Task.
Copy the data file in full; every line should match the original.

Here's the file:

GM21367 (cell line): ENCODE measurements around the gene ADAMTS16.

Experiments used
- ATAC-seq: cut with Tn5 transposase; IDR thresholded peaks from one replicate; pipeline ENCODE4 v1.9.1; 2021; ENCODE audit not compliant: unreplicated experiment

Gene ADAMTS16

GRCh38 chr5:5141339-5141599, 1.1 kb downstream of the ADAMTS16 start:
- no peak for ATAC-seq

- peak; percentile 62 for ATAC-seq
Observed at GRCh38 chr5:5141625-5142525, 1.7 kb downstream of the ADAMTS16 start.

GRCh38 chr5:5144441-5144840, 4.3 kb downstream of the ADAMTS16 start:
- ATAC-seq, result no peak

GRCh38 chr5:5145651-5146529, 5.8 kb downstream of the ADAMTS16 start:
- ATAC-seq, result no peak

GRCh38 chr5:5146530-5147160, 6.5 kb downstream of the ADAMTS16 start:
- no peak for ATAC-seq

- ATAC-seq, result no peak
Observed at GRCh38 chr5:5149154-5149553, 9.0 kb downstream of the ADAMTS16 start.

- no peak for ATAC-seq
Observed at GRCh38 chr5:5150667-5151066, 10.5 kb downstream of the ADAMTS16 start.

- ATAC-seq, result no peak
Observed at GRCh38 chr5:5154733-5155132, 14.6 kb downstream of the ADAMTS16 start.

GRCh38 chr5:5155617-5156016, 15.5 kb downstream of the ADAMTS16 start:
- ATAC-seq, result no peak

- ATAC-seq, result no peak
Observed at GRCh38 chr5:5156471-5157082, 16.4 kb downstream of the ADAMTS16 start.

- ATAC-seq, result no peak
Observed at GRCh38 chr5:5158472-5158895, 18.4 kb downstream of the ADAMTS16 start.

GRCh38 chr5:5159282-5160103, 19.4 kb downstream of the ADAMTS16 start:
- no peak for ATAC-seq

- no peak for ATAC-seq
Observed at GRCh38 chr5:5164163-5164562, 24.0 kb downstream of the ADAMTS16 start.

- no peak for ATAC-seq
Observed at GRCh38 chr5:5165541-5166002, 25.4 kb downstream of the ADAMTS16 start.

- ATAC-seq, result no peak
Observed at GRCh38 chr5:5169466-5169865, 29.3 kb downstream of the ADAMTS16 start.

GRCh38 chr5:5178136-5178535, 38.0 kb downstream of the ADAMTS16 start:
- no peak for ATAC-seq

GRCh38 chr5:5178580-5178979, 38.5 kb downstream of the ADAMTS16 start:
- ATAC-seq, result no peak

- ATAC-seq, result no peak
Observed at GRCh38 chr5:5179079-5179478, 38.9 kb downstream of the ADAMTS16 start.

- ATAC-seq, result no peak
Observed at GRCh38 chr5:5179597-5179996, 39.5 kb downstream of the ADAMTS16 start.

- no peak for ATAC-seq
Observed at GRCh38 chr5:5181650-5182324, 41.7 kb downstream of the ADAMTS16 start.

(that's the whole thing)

GM21367 (cell line): ENCODE measurements around the gene ADAMTS16.

Experiments used
- ATAC-seq: cut with Tn5 transposase; IDR thresholded peaks from one replicate; pipeline ENCODE4 v1.9.1; 2021; ENCODE audit not compliant: unreplicated experiment

Gene ADAMTS16

GRCh38 chr5:5141339-5141599, 1.1 kb downstream of the ADAMTS16 start:
- no peak for ATAC-seq

- peak; percentile 62 for ATAC-seq
Observed at GRCh38 chr5:5141625-5142525, 1.7 kb downstream of the ADAMTS16 start.

GRCh38 chr5:5144441-5144840, 4.3 kb downstream of the ADAMTS16 start:
- ATAC-seq, result no peak

GRCh38 chr5:5145651-5146529, 5.8 kb downstream of the ADAMTS16 start:
- ATAC-seq, result no peak

GRCh38 chr5:5146530-5147160, 6.5 kb downstream of the ADAMTS16 start:
- no peak for ATAC-seq

- ATAC-seq, result no peak
Observed at GRCh38 chr5:5149154-5149553, 9.0 kb downstream of the ADAMTS16 start.

- no peak for ATAC-seq
Observed at GRCh38 chr5:5150667-5151066, 10.5 kb downstream of the ADAMTS16 start.

- ATAC-seq, result no peak
Observed at GRCh38 chr5:5154733-5155132, 14.6 kb downstream of the ADAMTS16 start.

GRCh38 chr5:5155617-5156016, 15.5 kb downstream of the ADAMTS16 start:
- ATAC-seq, result no peak

- ATAC-seq, result no peak
Observed at GRCh38 chr5:5156471-5157082, 16.4 kb downstream of the ADAMTS16 start.

- ATAC-seq, result no peak
Observed at GRCh38 chr5:5158472-5158895, 18.4 kb downstream of the ADAMTS16 start.

GRCh38 chr5:5159282-5160103, 19.4 kb downstream of the ADAMTS16 start:
- no peak for ATAC-seq

- no peak for ATAC-seq
Observed at GRCh38 chr5:5164163-5164562, 24.0 kb downstream of the ADAMTS16 start.

- no peak for ATAC-seq
Observed at GRCh38 chr5:5165541-5166002, 25.4 kb downstream of the ADAMTS16 start.

- ATAC-seq, result no peak
Observed at GRCh38 chr5:5169466-5169865, 29.3 kb downstream of the ADAMTS16 start.

GRCh38 chr5:5178136-5178535, 38.0 kb downstream of the ADAMTS16 start:
- no peak for ATAC-seq

GRCh38 chr5:5178580-5178979, 38.5 kb downstream of the ADAMTS16 start:
- ATAC-seq, result no peak

- ATAC-seq, result no peak
Observed at GRCh38 chr5:5179079-5179478, 38.9 kb downstream of the ADAMTS16 start.

- ATAC-seq, result no peak
Observed at GRCh38 chr5:5179597-5179996, 39.5 kb downstream of the ADAMTS16 start.

- no peak for ATAC-seq
Observed at GRCh38 chr5:5181650-5182324, 41.7 kb downstream of the ADAMTS16 start.